NATO’s North Atlantic Council met for an emergency session on Tuesday after Turkish jets shot down a Russian Su-24 warplane close to the Syrian border.

It was the first time a NATO country has downed a Russian military plane since the 1950s.

The alliance’s secretary general, Jens Stoltenberg, told reporters after the meeting, “We stand in solidarity with Turkey and support the territorial integrity of our NATO ally.”

Earlier in the day, Turkish television had shown a jet going down in flames north of Latakia, the Syrian city from where Russian aircraft have been operating.

The two pilots parachuted out before the plane crashed. One was reportedly killed by Turkmen forces in the area and the other captured. Read more

Congress Bucks Air Force Again, Keeps A-10 Flying

Two American A-10 Thunderbolt II aircraft taxi toward the end of the Nellis Air Force Base, Nevada runway for a training mission, December 10, 2010
Two American A-10 Thunderbolt II aircraft taxi toward the end of the Nellis Air Force Base, Nevada runway for a training mission, December 10, 2010 (USAF/Michael R. Holzworth)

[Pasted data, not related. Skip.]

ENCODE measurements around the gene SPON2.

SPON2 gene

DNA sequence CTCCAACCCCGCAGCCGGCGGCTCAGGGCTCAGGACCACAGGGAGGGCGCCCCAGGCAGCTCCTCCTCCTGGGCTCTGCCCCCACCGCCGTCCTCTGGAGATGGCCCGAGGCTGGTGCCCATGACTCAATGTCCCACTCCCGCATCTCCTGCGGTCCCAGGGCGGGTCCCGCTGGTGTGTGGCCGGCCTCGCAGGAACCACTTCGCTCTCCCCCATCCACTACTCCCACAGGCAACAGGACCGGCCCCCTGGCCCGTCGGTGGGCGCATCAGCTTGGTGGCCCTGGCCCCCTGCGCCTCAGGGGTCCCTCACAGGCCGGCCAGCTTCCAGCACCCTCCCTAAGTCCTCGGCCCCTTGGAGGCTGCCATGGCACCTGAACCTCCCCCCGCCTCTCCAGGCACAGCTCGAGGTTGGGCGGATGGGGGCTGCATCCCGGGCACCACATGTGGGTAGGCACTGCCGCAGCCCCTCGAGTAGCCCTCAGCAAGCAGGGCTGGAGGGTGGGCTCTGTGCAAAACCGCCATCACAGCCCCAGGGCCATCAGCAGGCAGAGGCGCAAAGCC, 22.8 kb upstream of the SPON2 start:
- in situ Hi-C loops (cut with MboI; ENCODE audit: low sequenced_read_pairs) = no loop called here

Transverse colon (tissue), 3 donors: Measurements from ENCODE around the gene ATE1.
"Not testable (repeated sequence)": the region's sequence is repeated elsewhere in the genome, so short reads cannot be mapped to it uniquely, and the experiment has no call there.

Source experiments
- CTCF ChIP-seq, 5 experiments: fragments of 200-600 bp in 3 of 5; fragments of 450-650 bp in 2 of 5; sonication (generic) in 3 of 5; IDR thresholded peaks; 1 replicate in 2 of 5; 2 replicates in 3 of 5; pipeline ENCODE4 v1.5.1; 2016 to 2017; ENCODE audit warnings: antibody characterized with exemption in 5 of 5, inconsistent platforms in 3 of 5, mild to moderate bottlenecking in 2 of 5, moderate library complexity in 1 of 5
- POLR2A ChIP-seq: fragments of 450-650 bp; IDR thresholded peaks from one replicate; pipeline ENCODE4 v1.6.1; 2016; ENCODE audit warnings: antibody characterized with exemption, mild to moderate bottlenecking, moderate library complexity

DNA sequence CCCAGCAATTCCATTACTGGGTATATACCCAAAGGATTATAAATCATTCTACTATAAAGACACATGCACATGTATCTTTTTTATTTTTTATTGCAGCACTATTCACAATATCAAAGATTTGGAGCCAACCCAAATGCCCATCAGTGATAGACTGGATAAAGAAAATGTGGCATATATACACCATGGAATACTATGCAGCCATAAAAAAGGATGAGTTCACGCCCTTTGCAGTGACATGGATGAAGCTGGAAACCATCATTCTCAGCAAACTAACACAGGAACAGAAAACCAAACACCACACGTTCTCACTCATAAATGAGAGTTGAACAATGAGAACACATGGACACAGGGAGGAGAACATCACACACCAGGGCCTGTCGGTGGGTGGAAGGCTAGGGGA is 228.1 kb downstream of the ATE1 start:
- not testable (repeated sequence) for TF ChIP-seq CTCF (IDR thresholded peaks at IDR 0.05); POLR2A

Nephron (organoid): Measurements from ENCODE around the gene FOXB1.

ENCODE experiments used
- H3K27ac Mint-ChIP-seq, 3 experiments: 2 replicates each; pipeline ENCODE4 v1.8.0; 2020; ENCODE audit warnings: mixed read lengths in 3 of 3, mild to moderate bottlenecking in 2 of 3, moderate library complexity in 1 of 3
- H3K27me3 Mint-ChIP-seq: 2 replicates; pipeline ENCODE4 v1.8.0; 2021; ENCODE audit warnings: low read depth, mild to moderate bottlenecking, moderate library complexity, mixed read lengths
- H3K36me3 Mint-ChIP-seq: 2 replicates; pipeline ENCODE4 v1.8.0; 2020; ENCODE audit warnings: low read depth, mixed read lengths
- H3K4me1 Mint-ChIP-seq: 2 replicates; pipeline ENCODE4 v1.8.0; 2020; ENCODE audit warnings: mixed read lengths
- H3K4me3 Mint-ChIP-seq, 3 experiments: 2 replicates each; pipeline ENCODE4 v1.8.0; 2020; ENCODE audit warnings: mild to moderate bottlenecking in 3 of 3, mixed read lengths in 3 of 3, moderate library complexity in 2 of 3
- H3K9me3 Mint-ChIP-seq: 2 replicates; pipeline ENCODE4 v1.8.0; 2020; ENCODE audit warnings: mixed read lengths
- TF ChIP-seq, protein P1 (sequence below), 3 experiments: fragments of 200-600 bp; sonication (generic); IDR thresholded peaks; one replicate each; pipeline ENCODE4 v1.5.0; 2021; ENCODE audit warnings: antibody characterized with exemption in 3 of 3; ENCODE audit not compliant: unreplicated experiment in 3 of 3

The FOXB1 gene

The A-10 close support aircraft, better known as the “Warthog,” is one of the most prized planes for veterans of the wars in Afghanistan and Iraq. The jet — which has the ability to fly low to the ground, loiter over a target for a considerable period of time, take hits from enemy ground fire and coordinate rescue missions for downed airmen — is one of the more versatile in the United States Air Force. Countless lives were undoubtably saved thanks to the unique capabilities of the A-10, particularly in Afghanistan where troops were often stationed in hard-to-reach, rural, mountainous terrain close to or surrounded by insurgent territory.

Washington’s spending problems have gotten so bad, however, that the Air Force is attempting to get rid of the A-10 fleet altogether.

For the third year in a row, Secretary of the Air Force Deborah Lee James and the Defense Department have argued that the Warthog is too expensive to maintain and not suited for the current operational environment overseas. Tens of thousands of American forces are no longer deployed in the Middle East and tasked with performing street patrols in insurgent-invested neighborhoods. Rather, they are locked behind big bases performing missions that are largely focused on training, advising and equipping local security forces to do the fighting against insurgent and terrorist groups themselves.